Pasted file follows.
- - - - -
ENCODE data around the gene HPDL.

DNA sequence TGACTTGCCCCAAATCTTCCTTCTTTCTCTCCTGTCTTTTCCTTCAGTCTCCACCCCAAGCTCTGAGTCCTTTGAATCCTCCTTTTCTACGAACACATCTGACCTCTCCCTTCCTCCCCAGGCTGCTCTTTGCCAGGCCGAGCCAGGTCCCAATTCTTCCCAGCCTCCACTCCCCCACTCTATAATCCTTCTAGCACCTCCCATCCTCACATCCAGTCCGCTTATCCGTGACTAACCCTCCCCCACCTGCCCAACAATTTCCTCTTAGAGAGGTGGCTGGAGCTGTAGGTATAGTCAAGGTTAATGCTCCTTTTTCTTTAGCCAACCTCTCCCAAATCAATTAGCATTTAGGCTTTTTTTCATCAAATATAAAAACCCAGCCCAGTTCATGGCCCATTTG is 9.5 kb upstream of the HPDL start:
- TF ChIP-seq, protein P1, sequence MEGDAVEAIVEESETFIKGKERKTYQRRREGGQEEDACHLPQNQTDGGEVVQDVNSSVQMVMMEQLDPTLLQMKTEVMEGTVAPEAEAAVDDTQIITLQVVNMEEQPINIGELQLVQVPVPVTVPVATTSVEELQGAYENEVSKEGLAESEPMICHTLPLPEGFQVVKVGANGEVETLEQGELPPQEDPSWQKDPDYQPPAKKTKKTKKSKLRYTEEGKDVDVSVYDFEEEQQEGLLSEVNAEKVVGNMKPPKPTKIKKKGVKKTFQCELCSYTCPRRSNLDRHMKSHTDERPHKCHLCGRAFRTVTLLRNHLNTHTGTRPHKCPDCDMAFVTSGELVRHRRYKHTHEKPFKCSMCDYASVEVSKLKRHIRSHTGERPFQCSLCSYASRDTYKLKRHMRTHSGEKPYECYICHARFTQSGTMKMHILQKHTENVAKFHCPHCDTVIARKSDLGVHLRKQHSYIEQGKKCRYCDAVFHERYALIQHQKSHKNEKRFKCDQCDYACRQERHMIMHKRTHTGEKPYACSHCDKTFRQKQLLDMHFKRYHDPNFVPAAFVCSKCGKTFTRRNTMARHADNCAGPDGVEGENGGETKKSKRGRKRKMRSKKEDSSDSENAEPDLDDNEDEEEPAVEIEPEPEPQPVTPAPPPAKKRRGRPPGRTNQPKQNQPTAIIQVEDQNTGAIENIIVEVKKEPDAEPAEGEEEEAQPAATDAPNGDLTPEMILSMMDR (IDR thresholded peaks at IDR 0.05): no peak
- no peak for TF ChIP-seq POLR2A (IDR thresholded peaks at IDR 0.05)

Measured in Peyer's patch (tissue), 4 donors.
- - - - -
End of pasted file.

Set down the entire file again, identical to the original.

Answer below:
ENCODE data around the gene HPDL.

DNA sequence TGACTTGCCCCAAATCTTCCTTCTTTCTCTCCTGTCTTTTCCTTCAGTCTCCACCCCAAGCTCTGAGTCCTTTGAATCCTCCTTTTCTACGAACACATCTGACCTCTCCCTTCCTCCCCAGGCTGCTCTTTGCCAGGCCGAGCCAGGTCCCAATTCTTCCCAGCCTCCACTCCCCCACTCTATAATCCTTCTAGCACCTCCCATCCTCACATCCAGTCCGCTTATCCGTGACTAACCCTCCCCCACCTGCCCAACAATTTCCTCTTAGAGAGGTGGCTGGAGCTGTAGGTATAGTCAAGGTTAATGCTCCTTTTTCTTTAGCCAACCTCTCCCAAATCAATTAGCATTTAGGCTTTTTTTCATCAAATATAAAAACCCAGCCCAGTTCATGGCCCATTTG is 9.5 kb upstream of the HPDL start:
- TF ChIP-seq, protein P1, sequence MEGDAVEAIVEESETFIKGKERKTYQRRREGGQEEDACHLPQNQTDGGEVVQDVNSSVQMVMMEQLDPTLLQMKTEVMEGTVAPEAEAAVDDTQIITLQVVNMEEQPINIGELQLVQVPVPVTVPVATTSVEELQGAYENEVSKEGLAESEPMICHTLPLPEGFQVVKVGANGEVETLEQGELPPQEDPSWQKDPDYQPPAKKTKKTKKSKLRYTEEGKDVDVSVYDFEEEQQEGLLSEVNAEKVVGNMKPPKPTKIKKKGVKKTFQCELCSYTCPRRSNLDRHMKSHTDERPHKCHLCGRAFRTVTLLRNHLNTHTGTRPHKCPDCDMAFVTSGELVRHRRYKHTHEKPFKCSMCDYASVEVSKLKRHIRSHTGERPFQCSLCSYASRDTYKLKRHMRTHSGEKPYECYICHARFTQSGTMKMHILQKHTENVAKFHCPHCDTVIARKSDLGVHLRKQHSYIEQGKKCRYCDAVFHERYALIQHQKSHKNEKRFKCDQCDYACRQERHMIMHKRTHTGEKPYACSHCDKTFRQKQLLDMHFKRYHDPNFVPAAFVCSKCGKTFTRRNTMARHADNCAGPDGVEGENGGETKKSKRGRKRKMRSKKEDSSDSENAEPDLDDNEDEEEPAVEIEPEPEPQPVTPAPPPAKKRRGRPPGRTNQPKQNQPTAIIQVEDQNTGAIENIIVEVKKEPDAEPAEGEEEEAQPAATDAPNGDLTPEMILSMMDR (IDR thresholded peaks at IDR 0.05): no peak
- no peak for TF ChIP-seq POLR2A (IDR thresholded peaks at IDR 0.05)

Measured in Peyer's patch (tissue), 4 donors.